Here are some final food facts about seven former American presidents, listed in descending chronological order.


John Adams (1797 – 1801) drank a tankard of hard cider as soon as he got out of bed every day.

Zachary Taylor (1849 – 1850) loved anything Southern, in particular Creole food.  His favorite was a treat called calas, which are essentially beignets made from rice.  Here’s a recipe for a shortcut version of this classic dish.


Vegetable oil for deep frying

1 can (13.8 oz.) Pillsbury™ refrigerated classic pizza crust

Powdered sugar


  1. In deep fat fryer or heavy saucepan, heat 2 inches oil to 350° F.
  2. Line a plate with paper towels; set aside.
  3. On lightly floured work surface, roll dough into ball and pat into 8 x 6-inch rectangle about 1/2 inch thick.
  4. Cut into 9 equal pieces using pizza cutter or knife.
  5. Fry 2 or 3 pieces of dough at a time in hot oil 2 to 3 minutes on each side, turning with slotted spoon, until deep golden brown.  Remove with slotted spoon.  Drain on paper towels.
  6. Sprinkle tops with powdered sugar.  Serve warm.

Yield:  9 beignets

When Ulysses S. Grant (1869 – 1877) moved into the White House, he brought along his own personal chef:  the cook from his Army mess hall.  Rumor has it that this chef specialized in simple meals, serving turkey for formal meals and bigger turkeys for even fancier state dinners.


“The only way to serve fried chicken is with white gravy soaked into the meat.” Theodore Roosevelt

Theodore Roosevelt (1901 – 1909) was a very hearty eater, enjoying a rich and varied diet.  His passion for fried chicken smothered in white gravy came from his mother.  Historian Edmund Morris wrote “his mother had always said it was the only way to serve fried chicken, and that if the gravy was served separately, he never took it.”  According to the Theodore Roosevelt Association, the former President dined on a feast of Bluepoint Oysters, Green Turtle Soup, and more during his six course birthday dinner in 1900–and that’s not counting the dessert and coffee courses.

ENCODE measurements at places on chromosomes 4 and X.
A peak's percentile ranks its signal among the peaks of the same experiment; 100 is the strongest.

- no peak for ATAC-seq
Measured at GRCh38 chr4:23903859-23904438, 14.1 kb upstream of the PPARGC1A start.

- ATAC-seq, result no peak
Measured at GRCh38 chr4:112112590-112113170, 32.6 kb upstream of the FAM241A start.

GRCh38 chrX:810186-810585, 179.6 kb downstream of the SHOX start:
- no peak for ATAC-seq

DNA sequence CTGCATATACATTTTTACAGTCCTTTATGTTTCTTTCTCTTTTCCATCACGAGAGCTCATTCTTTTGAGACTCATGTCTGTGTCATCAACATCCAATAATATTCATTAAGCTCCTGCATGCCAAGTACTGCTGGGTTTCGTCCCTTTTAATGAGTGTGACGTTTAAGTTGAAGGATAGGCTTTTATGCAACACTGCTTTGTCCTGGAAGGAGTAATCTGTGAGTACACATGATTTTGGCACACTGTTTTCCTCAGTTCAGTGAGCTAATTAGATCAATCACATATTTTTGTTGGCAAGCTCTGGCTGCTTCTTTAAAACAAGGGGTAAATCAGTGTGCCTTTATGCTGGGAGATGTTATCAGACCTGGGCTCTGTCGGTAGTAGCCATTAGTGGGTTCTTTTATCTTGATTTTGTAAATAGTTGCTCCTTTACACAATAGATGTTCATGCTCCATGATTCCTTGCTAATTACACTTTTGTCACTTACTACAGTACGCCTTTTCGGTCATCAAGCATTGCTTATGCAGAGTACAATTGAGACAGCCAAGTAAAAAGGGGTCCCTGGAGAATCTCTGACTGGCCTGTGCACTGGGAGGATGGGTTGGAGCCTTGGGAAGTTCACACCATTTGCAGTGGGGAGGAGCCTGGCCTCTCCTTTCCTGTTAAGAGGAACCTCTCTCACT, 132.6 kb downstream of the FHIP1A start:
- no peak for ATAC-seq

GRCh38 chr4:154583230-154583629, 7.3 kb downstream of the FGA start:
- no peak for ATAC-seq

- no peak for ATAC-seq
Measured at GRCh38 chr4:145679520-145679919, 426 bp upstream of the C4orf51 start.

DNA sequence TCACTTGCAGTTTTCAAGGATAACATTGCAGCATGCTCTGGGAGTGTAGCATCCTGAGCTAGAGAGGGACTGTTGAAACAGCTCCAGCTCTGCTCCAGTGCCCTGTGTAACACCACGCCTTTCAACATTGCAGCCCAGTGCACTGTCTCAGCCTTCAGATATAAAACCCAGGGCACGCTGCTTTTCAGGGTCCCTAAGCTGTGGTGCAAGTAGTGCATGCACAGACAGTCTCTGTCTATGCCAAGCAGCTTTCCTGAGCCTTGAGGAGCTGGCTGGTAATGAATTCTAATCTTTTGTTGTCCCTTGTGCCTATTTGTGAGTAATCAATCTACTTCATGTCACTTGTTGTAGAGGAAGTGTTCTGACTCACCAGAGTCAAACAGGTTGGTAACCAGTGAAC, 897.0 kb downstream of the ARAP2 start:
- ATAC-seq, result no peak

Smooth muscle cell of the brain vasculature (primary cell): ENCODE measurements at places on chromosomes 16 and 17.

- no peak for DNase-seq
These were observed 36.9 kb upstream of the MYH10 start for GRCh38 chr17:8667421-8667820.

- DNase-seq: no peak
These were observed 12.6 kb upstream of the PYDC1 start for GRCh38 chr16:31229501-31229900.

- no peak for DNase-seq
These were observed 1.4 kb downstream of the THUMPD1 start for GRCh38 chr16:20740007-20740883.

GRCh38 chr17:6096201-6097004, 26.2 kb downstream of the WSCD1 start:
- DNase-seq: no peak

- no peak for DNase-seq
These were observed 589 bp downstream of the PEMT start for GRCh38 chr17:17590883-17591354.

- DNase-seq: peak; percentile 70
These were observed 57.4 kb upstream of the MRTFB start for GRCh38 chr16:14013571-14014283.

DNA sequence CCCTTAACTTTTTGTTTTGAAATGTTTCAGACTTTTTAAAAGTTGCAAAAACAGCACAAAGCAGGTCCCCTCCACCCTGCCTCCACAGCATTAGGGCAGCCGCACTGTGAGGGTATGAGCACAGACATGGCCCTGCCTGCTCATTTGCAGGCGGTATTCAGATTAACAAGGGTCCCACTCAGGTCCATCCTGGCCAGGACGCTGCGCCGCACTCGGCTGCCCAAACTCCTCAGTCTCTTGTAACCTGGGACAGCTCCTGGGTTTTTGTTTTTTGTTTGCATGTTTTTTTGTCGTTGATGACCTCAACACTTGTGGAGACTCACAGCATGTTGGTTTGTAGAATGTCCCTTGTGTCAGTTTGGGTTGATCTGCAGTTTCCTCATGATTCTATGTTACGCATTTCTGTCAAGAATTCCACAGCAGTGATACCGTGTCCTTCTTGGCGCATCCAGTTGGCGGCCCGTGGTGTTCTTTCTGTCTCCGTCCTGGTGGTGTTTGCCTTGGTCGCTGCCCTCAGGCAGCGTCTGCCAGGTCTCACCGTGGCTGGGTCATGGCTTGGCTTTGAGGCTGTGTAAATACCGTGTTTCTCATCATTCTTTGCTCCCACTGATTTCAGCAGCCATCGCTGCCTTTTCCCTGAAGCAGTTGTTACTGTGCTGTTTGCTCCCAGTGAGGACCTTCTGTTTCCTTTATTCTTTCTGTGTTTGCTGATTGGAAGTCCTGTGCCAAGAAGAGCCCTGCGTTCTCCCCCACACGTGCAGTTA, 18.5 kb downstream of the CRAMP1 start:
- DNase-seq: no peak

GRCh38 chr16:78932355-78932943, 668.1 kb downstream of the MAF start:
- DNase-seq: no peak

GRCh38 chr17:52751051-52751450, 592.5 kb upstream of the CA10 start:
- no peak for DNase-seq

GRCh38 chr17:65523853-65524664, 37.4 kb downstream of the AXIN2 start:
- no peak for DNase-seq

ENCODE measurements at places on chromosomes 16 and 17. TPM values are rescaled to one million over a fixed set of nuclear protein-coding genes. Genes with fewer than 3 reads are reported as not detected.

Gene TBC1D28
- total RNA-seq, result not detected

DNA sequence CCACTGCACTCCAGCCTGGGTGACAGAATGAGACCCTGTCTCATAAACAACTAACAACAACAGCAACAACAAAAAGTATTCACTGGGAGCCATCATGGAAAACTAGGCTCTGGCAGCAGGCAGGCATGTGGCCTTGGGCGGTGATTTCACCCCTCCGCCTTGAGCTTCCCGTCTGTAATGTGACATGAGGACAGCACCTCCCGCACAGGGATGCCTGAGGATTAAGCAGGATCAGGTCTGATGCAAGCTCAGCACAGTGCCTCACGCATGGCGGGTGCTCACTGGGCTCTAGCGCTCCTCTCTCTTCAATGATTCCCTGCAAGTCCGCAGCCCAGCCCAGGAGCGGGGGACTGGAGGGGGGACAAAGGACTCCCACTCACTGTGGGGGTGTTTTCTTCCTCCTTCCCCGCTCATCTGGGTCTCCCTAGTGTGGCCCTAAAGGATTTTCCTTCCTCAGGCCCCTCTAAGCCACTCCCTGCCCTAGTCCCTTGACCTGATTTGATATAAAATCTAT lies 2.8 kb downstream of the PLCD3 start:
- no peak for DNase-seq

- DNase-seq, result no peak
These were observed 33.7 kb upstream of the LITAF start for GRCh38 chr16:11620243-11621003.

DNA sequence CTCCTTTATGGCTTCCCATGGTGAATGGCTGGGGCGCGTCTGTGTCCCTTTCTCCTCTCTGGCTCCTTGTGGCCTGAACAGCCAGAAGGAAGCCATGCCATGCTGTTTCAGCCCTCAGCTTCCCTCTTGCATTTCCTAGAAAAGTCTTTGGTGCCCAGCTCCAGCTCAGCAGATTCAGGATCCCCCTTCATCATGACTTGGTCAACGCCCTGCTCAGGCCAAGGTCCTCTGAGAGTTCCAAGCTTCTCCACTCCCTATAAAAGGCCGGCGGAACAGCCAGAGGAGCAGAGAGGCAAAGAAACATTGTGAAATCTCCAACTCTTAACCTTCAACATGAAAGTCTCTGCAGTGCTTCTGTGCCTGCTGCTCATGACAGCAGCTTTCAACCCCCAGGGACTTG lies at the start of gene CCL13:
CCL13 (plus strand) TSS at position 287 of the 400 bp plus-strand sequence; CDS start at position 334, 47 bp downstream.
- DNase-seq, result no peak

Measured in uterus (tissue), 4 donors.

William H. Taft (1909 – 1913) liked milk so much, he brought his own cows, named, Mooly Wooly and Pauline Wayne, to the White House.  No president since has grazed cattle on the White House lawn.


“Only coyotes and predatory animals eat raw beef.”  Harry S. Truman

Harry S. Truman (1945 – 1953) was partial to a well-done beef steak.  When asked if there’s a special reason why Midwesterners like their beef well-done, Truman responded that “only coyotes and predatory animals eat raw beef.”  The President wrote on a food questionnaire that’s now in the archives of the Harry S. Truman Library, “Mrs. Truman’s chocolate caked and chicken and dumplings.  My mother’s custard pie and fried chicken.”


Gerald Ford (1974 – 1977) loved to eat waffles with strawberries and sour cream.  He was also very fond of English muffins.

That wraps up our look at the favorite foods of many of our past U.S. Presidents.  For more ideas for incorporating history into your FACS curriculum, check out our resource, Historical FACS. http://www.freshfacs.com/Historical-FACS-p/014.htm


Don’t forget to go out and vote for our next President on Tuesday, November 8!



Abraham Lincoln, Andrew Johnson, FACSessorize, Family and Consumer Science Education, Family and Consumer Sciences Day, FCS, Food and Culinary Arts, For the Love of FACS, George H.W. Bush, Historical FACS, Home economics, Presidential palates

Presidential Palates, Part 13